Slice the top and bottom from the grapefruit. Stand it upright on a board and work your way around the fruit with a sharp knife, cutting off the skin and all the pith. Now hold it in your hand over a bowl to catch the juice and slice carefully down between each segment to release from the membrane, letting the segments fall into the bowl, be careful with the knife while doing this! Squeeze the juice from the remaining membrane in too. Halve, and stone the avocado, cut lengthways into thin slices. Arrange  grapefruit segments  and avocado on a plate and pour over the saved juice. Sprinkle a little salt and the chopped chilli over the salad. Finish with the coriander and a generous splash of olive oil.  Serve straight away.

The Hungry Sparrow goes to New York

1 Jan

The blog has been quite quiet in December partly because I’ve been very busy,  partly due to poor planning if I’m honest, and because The Man and I have been on holiday to New York. I don’t want to waffle on about it, apart from to say it was amazing, if slightly disconcerting to be in a city you have seen so often in films, on TV in books etc. However, it’s fair to say food featured pretty heavily in what we did so here is a quick canter through some of the highlights.

Lox Special on a pumpernickel bagel in Brooklyn; salmon, cream cheese, red onion and capers.

Fresh and tasty vegan sandwiches from Peace Food Cafe , spiky service though perhaps they were having a bad day.

Chippotle turkey at the trendy and packed  Westville East

A Kasha (buckwheat) Knish,  substantial Eastern European Jewish food designed to keep out the cold of a harsh winter. We also ate them from Yonah Schimmel Knishes, tasty pastry cannon balls; it’s a good job we did a lot of walking to burn them off.

Tacos from Brookly Taco Company, hot sauce mandatory!

Green mango chips with chili sugar salt at Fatty Crab, wow!

Moreish but lethal cocktails from Temple Bar, The Man and I got very merry on these.

So those are the highlights, a nod should also go to this fab food tour  of the Lower East Side that the Man found online which filled a damp afternoon with interesting sights, smells and tastes! We also managed to have brunch at Shopsins somewhere I’ve wanted to go since The Man bought me this book. I loved it and it was every thing I sort of hoped it would be, but there are no photos as we followed “the rules”. Some people hate it and I can see why that might be, a read of the Google Reviews sums up the two schools very well. For what it’s worth I loved the food and they were borderline friendly to us!

spring pavlova

21 Apr

I’ve always admired pavlovas as a pudding, they look gorgeous, huge billowy meringues, topped with lashings of cream and fruit, but have always been scared of making meringue myself. However, having been inspired by the brilliant Supper Club by Kerstin Rodgers’ and been asked to bring a pudding to a friends barbecue I decided to have a go.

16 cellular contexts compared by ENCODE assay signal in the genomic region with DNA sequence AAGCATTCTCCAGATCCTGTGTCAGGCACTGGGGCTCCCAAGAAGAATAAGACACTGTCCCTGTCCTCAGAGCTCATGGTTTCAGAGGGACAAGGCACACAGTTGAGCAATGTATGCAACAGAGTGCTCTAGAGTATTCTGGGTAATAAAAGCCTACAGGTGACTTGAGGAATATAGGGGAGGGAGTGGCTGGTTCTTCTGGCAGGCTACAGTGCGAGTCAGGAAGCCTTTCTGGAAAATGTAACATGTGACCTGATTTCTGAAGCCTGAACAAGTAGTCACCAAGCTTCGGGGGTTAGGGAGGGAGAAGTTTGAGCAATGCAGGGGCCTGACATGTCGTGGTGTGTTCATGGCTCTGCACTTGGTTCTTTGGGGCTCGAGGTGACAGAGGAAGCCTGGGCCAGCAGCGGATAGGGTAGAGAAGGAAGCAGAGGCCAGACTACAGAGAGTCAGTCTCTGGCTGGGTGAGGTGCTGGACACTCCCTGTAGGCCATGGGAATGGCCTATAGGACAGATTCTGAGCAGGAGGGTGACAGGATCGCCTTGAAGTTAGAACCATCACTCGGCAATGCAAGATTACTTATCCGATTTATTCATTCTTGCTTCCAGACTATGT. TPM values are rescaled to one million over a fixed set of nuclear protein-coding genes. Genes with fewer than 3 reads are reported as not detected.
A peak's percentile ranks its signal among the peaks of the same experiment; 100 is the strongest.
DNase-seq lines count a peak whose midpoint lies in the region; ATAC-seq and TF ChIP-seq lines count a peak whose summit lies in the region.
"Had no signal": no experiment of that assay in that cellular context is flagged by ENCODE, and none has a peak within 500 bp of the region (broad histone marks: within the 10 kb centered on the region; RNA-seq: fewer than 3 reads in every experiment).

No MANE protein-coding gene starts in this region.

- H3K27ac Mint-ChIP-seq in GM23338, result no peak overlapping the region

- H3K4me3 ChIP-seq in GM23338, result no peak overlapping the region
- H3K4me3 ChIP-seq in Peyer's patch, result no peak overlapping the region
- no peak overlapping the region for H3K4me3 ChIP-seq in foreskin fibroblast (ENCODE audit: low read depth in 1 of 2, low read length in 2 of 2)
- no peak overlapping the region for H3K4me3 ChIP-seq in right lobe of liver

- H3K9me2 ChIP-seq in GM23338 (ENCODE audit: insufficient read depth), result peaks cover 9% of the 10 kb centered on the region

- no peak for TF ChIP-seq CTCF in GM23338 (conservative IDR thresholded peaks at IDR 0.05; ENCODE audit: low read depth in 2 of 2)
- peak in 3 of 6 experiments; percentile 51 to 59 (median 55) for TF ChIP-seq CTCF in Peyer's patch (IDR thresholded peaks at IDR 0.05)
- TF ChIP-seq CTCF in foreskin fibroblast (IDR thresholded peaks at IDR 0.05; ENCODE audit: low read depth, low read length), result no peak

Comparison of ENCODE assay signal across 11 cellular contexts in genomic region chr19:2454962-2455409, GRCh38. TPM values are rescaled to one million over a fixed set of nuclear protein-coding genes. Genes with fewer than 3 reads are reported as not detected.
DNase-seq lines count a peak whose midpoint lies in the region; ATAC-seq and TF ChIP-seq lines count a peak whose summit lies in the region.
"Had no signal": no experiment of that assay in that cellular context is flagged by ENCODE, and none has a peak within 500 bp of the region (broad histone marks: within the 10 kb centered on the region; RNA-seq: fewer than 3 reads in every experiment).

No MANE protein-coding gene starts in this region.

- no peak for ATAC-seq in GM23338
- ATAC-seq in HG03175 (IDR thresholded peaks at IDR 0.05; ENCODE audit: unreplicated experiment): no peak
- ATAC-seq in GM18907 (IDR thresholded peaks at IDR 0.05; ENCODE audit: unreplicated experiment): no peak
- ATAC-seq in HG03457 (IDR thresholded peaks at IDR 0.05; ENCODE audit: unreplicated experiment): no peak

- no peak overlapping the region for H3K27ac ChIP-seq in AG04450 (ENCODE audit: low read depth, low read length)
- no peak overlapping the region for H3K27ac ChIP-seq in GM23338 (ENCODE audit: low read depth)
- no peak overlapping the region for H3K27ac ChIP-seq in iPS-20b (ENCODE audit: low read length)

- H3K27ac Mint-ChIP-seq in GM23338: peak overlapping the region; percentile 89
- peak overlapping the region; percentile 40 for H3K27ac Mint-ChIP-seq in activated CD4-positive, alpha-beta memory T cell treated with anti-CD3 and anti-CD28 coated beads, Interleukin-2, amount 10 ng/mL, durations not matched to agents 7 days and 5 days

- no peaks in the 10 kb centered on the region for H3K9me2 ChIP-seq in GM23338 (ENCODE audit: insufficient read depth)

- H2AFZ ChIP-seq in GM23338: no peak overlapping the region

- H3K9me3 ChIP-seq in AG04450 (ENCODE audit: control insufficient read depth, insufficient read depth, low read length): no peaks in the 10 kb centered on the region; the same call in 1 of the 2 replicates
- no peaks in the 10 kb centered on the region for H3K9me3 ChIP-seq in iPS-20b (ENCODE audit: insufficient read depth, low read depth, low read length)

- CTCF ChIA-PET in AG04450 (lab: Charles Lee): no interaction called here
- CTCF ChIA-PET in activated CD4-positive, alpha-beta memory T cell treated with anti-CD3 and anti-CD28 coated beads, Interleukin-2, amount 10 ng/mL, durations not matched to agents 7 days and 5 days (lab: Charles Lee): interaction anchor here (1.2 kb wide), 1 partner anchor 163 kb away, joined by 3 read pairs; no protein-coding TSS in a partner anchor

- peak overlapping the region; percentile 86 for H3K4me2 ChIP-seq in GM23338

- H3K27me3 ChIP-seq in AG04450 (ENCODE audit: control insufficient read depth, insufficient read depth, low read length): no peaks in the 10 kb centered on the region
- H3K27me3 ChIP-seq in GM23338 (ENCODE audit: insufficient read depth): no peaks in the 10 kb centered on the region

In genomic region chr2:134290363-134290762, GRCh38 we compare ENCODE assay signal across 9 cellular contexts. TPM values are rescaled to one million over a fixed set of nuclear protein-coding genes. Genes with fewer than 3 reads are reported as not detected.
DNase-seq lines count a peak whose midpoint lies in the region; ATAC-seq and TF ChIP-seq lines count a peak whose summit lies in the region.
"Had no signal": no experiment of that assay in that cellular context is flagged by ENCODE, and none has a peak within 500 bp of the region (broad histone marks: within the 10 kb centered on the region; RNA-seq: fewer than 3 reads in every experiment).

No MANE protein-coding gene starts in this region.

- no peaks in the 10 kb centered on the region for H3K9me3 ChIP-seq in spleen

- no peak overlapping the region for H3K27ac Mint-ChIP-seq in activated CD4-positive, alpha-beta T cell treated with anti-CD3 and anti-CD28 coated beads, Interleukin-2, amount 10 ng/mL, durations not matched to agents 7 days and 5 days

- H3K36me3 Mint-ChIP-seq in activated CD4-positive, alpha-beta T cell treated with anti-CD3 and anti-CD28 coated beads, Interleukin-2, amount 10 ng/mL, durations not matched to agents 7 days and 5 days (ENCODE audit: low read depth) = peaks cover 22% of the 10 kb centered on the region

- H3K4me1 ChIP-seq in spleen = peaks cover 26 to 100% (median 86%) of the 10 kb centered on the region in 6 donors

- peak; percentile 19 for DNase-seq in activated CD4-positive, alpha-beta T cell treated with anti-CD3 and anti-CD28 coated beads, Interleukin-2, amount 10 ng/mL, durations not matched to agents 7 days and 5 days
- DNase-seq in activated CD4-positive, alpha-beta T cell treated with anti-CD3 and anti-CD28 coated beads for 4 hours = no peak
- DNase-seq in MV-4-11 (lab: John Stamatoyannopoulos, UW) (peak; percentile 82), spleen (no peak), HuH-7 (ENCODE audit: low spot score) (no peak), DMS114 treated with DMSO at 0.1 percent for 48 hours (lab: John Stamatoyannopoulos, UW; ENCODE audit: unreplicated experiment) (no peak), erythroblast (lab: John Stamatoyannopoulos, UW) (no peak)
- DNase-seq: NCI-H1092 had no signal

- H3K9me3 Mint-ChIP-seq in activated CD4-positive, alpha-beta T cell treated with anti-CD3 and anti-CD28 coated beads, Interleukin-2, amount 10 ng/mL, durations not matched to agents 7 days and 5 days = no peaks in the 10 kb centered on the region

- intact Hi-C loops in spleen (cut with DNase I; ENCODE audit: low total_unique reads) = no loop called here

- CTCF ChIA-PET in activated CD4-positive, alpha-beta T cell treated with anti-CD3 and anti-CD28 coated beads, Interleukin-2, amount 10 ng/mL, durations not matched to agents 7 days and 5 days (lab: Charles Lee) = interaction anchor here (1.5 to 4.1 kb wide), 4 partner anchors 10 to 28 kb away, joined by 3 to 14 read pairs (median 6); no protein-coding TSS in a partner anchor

I will confess now I didn’t make the meringue from scratch I used a packet of Pavlova Magic that had been kicking around in our cupboards for ages. In hindsight next time I will just make pavlova from scratch, given the time it takes to whisk everything together I wasn’t convinced it saved that much time or that the results were that much better (not that it was bad). I started cooking quite late so left the meringue to cool in the oven over night and topped it the following day with a carton of double cream whipped until firm and topped with mixed berries, our own stewed rhubarb, and Sea Salted Caramel from Supper Club.

It went down really well, but pavlova usually looks beautiful, and it tasted pretty good too. There was a bit too much soft meringue in the middle for my taste, but that doesn’t mean I had any problem eating a lot of it. Next time though I promise I will fight my fear and actually make one from scratch! Honest.

Copenhagen, amazing food, brilliant presentation!

29 Oct

As the Man is doing a PHD he has been able to attend conferences in some pretty amazing places and sometimes I get to tag along. Earlier this year he went to a conference in Copenhagen and I joined him afterwards for a few days. Whilst it isn’t a cheap destination, it is a really lovely city with a mixture of old and very modern. We ate out a lot and the food was almost without exception very good, and amazingly well presented.

Continue reading

Sweeeeeet corn

27 Oct

Frozen, from a tin, with tuna mayo in a sandwich ( the Man cringes ) but especially on the cob, I love sweet corn. Tiny, tasty, strangely indigestible nuggets of sunshine.

image

Barbecued corn is in a totally different league! We’ve grown sweet corn on the allotment for two years and when it is fresh it knocks spots off the shop bought stuff. Straight off the plant and straight onto the BBQ, it cooks very quickly and is done when it has turned a brighter shade of yellow and some of the kernels have charred slightly, giving it a lovely caramelised taste,

image

Tiny Butternut squash

23 Oct

This is our second year trying to grow butternut squash, last year slugs got the plant but this year something grew and didn’t get eaten but was tiny!

Continue reading

Strawberry Goodness

6 Oct

This post is a bit of a blast from the past as ours our well and truly over, so we just have to look forward to next year.

I love strawberries! No really I’m not sure there is a limit to amount I could eat given the chance. We grew strawberries at home when I was little and I bought some for The Man, when he was living in a small flat with a small yard and the ones on out allotment are the descendants of that original trio.

Eventually strawberry plants run out of steam and need replacing but looking at this photo I think ours are still doing pretty well.

Smashing Pumpkins

3 Oct

It’s pumpkin season, I love growing pumpkins and squashes because they pretty much look after themselves and take up a lot of space keeping the weeds down.

From left to right we have an Italian Zucca squash, a tiny Turks Turban ( bit of a disappointment as they are supposed to be HUGE) and a blue skinned American Pumpkin. Another bonus is that they should keep in a cool dry place for a good few months.

%d bloggers like this: